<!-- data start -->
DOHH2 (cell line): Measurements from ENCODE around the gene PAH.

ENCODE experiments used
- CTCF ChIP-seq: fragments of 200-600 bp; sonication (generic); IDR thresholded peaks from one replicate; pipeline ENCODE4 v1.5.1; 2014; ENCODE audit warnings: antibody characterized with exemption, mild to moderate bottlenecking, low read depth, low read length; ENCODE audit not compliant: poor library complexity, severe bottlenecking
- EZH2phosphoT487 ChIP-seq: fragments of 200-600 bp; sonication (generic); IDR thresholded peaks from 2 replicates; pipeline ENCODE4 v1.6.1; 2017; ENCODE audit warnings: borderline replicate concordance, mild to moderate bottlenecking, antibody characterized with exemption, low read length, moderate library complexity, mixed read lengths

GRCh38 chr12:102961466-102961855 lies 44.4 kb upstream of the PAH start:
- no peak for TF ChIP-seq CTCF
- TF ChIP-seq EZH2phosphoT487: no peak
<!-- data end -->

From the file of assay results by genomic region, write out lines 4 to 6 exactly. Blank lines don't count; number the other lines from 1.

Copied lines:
- EZH2phosphoT487 ChIP-seq: fragments of 200-600 bp; sonication (generic); IDR thresholded peaks from 2 replicates; pipeline ENCODE4 v1.6.1; 2017; ENCODE audit warnings: borderline replicate concordance, mild to moderate bottlenecking, antibody characterized with exemption, low read length, moderate library complexity, mixed read lengths

GRCh38 chr12:102961466-102961855 lies 44.4 kb upstream of the PAH start:
- no peak for TF ChIP-seq CTCF